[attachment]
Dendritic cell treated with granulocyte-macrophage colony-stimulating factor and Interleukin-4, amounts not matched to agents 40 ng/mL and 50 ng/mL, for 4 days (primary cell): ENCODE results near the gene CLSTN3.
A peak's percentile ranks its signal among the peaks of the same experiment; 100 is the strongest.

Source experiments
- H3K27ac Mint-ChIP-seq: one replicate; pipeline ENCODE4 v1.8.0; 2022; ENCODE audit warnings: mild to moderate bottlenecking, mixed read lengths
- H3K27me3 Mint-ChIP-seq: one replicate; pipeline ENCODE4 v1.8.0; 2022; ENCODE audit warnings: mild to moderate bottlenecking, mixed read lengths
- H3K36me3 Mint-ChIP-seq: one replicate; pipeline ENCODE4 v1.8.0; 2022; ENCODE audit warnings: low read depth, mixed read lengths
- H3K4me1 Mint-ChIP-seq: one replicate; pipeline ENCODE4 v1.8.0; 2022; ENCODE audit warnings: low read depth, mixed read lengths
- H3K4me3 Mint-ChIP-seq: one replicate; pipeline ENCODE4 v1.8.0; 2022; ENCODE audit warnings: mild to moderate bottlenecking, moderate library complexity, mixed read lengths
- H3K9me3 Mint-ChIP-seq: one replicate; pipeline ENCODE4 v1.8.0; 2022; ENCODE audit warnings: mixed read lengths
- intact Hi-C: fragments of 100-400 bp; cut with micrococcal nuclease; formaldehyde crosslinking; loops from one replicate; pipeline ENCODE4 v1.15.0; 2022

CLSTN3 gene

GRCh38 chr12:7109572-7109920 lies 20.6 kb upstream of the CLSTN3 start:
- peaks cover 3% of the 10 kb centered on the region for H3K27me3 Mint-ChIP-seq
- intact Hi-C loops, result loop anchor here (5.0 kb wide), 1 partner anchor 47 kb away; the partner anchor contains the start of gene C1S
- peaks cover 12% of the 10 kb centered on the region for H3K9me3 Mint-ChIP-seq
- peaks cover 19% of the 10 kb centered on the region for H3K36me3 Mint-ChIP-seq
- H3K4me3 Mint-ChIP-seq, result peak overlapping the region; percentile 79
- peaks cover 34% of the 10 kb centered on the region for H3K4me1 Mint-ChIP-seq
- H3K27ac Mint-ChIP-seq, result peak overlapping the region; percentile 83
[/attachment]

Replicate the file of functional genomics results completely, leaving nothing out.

Dendritic cell treated with granulocyte-macrophage colony-stimulating factor and Interleukin-4, amounts not matched to agents 40 ng/mL and 50 ng/mL, for 4 days (primary cell): ENCODE results near the gene CLSTN3.
A peak's percentile ranks its signal among the peaks of the same experiment; 100 is the strongest.

Source experiments
- H3K27ac Mint-ChIP-seq: one replicate; pipeline ENCODE4 v1.8.0; 2022; ENCODE audit warnings: mild to moderate bottlenecking, mixed read lengths
- H3K27me3 Mint-ChIP-seq: one replicate; pipeline ENCODE4 v1.8.0; 2022; ENCODE audit warnings: mild to moderate bottlenecking, mixed read lengths
- H3K36me3 Mint-ChIP-seq: one replicate; pipeline ENCODE4 v1.8.0; 2022; ENCODE audit warnings: low read depth, mixed read lengths
- H3K4me1 Mint-ChIP-seq: one replicate; pipeline ENCODE4 v1.8.0; 2022; ENCODE audit warnings: low read depth, mixed read lengths
- H3K4me3 Mint-ChIP-seq: one replicate; pipeline ENCODE4 v1.8.0; 2022; ENCODE audit warnings: mild to moderate bottlenecking, moderate library complexity, mixed read lengths
- H3K9me3 Mint-ChIP-seq: one replicate; pipeline ENCODE4 v1.8.0; 2022; ENCODE audit warnings: mixed read lengths
- intact Hi-C: fragments of 100-400 bp; cut with micrococcal nuclease; formaldehyde crosslinking; loops from one replicate; pipeline ENCODE4 v1.15.0; 2022

CLSTN3 gene

GRCh38 chr12:7109572-7109920 lies 20.6 kb upstream of the CLSTN3 start:
- peaks cover 3% of the 10 kb centered on the region for H3K27me3 Mint-ChIP-seq
- intact Hi-C loops, result loop anchor here (5.0 kb wide), 1 partner anchor 47 kb away; the partner anchor contains the start of gene C1S
- peaks cover 12% of the 10 kb centered on the region for H3K9me3 Mint-ChIP-seq
- peaks cover 19% of the 10 kb centered on the region for H3K36me3 Mint-ChIP-seq
- H3K4me3 Mint-ChIP-seq, result peak overlapping the region; percentile 79
- peaks cover 34% of the 10 kb centered on the region for H3K4me1 Mint-ChIP-seq
- H3K27ac Mint-ChIP-seq, result peak overlapping the region; percentile 83